among seven candidates that were qualified for the Nobel Prize in Peace. However, he did not explicitly nominate any of them. The person actually nominated was Cordell Hull
After the war
made him unpopular amongst the Afrikaners and Daniel François Malan
's pro-Apartheid stance won the Reunited National Party the 1948 general election
. Although this result was widely forecast, it is a credit to Smuts's political acumen that he was only narrowly defeated by eight seats (and, in fact, won the popular vote by 620,682 votes to 462,332). Smuts, who had been confident of victory, lost his own seat in the House of Assembly
and retired from politics. He still hoped that the tenuous National Party government would fall; but it was to remain in power until 1994, when after nearly five decades of Apartheid, a transitional government of national unity was formed.
as from 17 September 1948.
It is widely believed in Lesotho
that the British attempted to bolster Smuts against Malan's PNP by breaking the power of the Basutoland chieftaincy and allowing the protectorate to be incorporated into South Africa. Two dominant chiefs, Bereng Griffith (twice presumptive heir to the throne) and Gabashane were hanged in controversial circumstances for ritual murder (liretlo) but this occurred after Smuts' election defeat.
Smuts's inauguration as chancellor of the University of Cambridge shortly after the election restored his morale, but the sudden and unexpected death of his eldest son, Japie, in October 1948 brought him to the depths of despair. In the last two years of his life, now frail and visibly aged, Smuts continued to comment perceptively, and on occasion presciently, on world affairs. Europe and the Commonwealth remained his dominant concerns. He regretted the departure of the Irish republic
from the Commonwealth, but was unhappy when India remained within it after it became a republic, fearing the example this would set South Africa's Nationalists. His outstanding contributions as a world statesman were acknowledged in innumerable honours and medals. At home his reputation was more mixed. Nevertheless, despite ill health he continued his public commitments.
On 29 May 1950, a week after the public celebration of his eightieth birthday in Johannesburg and Pretoria, he suffered a coronary thrombosis
. He died of a subsequent heart attack on his family farm of Doornkloof, Irene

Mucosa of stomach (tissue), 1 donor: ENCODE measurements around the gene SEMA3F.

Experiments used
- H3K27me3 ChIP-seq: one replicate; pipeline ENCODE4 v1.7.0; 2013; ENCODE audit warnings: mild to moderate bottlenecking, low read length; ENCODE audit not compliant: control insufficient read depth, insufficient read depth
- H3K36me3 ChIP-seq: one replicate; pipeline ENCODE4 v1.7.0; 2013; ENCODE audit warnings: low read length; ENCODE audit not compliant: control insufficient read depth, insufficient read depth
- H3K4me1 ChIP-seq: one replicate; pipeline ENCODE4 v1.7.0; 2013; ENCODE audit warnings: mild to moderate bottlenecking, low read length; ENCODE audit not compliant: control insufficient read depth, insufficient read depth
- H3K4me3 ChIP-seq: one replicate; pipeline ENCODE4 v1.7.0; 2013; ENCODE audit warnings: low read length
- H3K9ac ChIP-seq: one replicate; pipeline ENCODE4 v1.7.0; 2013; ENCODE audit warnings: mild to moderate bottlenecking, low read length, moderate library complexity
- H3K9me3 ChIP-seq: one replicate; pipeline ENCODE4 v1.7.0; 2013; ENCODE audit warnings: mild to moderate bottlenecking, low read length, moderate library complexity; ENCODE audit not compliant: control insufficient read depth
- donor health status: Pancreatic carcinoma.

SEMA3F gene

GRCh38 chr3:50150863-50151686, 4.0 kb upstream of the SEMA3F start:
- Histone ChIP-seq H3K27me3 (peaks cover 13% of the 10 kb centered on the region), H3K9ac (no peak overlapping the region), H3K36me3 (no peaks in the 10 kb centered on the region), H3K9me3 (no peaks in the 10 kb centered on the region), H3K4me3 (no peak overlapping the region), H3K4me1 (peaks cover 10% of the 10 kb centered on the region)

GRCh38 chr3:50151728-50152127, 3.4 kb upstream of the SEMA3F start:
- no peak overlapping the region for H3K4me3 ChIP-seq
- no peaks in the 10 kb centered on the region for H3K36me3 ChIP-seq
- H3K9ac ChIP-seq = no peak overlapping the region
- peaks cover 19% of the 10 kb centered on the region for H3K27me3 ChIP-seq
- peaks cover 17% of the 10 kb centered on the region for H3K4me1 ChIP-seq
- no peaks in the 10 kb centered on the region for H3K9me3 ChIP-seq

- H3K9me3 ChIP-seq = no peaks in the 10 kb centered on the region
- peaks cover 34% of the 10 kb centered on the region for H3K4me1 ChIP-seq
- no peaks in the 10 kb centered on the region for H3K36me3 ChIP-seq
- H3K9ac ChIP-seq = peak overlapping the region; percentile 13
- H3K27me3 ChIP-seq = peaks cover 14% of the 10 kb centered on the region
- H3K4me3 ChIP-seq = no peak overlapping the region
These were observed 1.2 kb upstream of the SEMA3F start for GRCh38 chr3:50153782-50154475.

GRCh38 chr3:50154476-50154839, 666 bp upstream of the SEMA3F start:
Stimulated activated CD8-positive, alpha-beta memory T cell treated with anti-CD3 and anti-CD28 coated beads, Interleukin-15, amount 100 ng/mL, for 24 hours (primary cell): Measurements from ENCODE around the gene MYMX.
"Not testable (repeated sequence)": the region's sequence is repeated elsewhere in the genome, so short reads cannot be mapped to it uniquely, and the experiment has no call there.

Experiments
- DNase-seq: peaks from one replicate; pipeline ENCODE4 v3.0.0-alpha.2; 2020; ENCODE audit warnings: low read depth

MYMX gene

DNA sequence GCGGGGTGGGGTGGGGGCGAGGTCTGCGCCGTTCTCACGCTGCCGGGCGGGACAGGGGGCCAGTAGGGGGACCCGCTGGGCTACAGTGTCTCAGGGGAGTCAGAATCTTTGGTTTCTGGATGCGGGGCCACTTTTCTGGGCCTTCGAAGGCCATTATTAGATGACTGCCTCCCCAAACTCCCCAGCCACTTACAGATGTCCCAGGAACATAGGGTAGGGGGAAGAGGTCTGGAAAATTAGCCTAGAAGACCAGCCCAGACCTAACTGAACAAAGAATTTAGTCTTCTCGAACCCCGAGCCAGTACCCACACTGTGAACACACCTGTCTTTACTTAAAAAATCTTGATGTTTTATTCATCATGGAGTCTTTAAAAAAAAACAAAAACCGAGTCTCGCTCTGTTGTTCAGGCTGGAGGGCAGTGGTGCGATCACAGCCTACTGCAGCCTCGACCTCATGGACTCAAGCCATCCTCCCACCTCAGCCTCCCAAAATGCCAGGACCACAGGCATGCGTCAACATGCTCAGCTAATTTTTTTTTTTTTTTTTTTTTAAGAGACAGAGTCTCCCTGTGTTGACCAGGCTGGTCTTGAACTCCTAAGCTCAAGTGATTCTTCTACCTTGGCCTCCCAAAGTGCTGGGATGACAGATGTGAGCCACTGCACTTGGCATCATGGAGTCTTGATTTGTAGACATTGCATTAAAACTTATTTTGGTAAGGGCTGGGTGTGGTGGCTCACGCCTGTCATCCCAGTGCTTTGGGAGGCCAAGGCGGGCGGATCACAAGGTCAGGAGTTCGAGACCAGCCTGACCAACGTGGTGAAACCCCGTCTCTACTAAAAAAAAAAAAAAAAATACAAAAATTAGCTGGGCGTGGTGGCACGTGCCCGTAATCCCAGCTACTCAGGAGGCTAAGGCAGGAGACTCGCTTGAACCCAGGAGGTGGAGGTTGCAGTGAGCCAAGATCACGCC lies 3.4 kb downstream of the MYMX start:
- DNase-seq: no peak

, near Pretoria
, on 11 September 1950, and was cremated in Pretoria on 16 September. His ashes were scattered in the veld on his farm Doornkloof.
Support for ZionismSouth African supporters of Theodor Herzl
contacted Smuts in 1916. Smuts, who supported the Balfour Declaration, met and became friends with Chaim Weizmann
, the future President of Israel
, in London. In 1943 Weizmann wrote to Smuts, detailing a plan to develop Britain's African colonies to compete with the United States. During his service as Premier, Smuts personally fundraised for multiple Zionist
organisations. His government granted de facto recognition to Israel
on 24 May 1948 and de jure
recognition on 14 May 1949 following the defeat of Smuts' United Party by the Reunited National Party in the 26 May 1948 General Election, 12 days after David Ben Gurion declared Jewish Statehood and giving the newly formed nation the name Israel. However, Smuts was deputy prime minister when the Hertzog government in 1937 passed the Aliens Act
that was aimed at preventing Jewish immigration to South Africa. The act was seen as a response to growing anti-Semitic sentiments among Afrikaners.
He lobbied against the White Paper
Several streets and a kibbutz
, Ramat Yohanan
, in Israel are named after Smuts.
Smuts' wrote an epitaph
for Weizmann, describing him as the greatest Jew since Moses
Smuts once said:
Other offices heldIn 1931, Smuts became the first President of the British Association for the Advancement of Science
not from the United Kingdom. In that year, he was also elected the second non-British Lord Rector of St Andrews University (after Fridtjof Nansen
). In 1948, he was elected Chancellor of the University of Cambridge, becoming the first person from outside the United Kingdom to hold that position. He held the position until his death.
Jan Smuts in popular cultureThe Libertines
recorded a song titled General Smuts in reference to a pub named after him located in Bloemfontein Road, Shepherds Bush, London, close to QPR football club. It appeared as a B-side to their single Time for Heroes
In the television programme, Young Indiana Jones, the protagonist at a period in the First World War in East Africa encounters a group of superb soldiers, one of whom is a General with more than a passing resemblance and character (though not the name) of Smuts, particularly during engagements with General Paul von Lettow-Vorbeck
in East Africa
Smuts is played by South African playwright Athol Fugard
in the 1982 film Gandhi